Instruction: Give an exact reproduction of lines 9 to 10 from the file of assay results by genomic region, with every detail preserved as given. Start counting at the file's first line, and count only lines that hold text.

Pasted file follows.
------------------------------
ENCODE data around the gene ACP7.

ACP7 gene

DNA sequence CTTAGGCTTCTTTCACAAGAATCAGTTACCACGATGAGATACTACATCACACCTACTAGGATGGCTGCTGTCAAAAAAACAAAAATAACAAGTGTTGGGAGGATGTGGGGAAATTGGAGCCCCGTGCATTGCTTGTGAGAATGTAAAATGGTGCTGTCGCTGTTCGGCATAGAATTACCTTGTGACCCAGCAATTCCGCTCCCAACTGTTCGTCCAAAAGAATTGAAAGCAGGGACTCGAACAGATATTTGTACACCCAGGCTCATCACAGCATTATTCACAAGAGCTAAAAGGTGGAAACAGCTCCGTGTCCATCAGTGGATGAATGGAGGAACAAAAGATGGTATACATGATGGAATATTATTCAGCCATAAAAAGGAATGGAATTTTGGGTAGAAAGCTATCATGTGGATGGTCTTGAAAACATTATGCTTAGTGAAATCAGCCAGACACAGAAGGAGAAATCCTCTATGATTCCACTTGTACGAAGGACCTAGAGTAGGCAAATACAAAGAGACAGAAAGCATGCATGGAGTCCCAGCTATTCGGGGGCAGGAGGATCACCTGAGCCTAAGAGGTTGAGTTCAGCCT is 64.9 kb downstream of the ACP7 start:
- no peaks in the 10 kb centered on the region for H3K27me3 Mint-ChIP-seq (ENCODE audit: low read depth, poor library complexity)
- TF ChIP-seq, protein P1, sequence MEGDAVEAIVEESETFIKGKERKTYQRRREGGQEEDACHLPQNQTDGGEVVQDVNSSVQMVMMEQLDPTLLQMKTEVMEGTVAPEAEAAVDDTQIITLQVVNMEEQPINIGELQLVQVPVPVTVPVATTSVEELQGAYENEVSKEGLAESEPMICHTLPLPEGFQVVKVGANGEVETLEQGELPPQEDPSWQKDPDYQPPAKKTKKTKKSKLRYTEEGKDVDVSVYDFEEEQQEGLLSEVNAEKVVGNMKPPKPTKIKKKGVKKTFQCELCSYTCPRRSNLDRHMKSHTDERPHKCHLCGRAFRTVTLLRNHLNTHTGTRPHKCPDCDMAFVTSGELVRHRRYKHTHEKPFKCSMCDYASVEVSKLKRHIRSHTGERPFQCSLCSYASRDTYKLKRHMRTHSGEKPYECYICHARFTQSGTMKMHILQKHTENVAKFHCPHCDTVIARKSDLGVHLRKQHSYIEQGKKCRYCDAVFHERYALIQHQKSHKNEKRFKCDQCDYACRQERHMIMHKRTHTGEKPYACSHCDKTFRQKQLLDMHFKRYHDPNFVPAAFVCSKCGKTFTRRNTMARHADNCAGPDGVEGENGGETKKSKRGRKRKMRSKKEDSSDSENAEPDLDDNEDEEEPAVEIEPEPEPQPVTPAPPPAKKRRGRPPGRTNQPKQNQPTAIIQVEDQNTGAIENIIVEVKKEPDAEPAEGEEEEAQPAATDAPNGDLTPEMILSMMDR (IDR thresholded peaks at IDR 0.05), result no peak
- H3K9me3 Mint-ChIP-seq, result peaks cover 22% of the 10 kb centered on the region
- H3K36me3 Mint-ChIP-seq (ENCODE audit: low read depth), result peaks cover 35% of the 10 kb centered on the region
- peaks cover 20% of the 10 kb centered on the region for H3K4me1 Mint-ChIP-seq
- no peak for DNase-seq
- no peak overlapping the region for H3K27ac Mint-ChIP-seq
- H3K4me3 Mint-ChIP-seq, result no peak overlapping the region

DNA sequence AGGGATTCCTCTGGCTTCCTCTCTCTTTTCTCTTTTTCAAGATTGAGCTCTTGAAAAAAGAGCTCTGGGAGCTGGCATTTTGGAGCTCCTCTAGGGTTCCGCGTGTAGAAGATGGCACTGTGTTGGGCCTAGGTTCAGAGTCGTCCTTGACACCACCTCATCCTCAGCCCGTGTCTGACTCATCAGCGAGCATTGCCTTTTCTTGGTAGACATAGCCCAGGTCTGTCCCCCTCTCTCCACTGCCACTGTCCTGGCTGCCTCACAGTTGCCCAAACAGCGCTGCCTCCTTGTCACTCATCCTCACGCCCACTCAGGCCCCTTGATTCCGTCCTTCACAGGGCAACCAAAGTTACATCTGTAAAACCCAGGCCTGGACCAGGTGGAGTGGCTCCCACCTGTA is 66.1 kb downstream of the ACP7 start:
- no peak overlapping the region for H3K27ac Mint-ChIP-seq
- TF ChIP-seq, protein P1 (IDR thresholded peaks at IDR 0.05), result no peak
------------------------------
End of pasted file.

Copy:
- no peak for DNase-seq
- no peak overlapping the region for H3K27ac Mint-ChIP-seq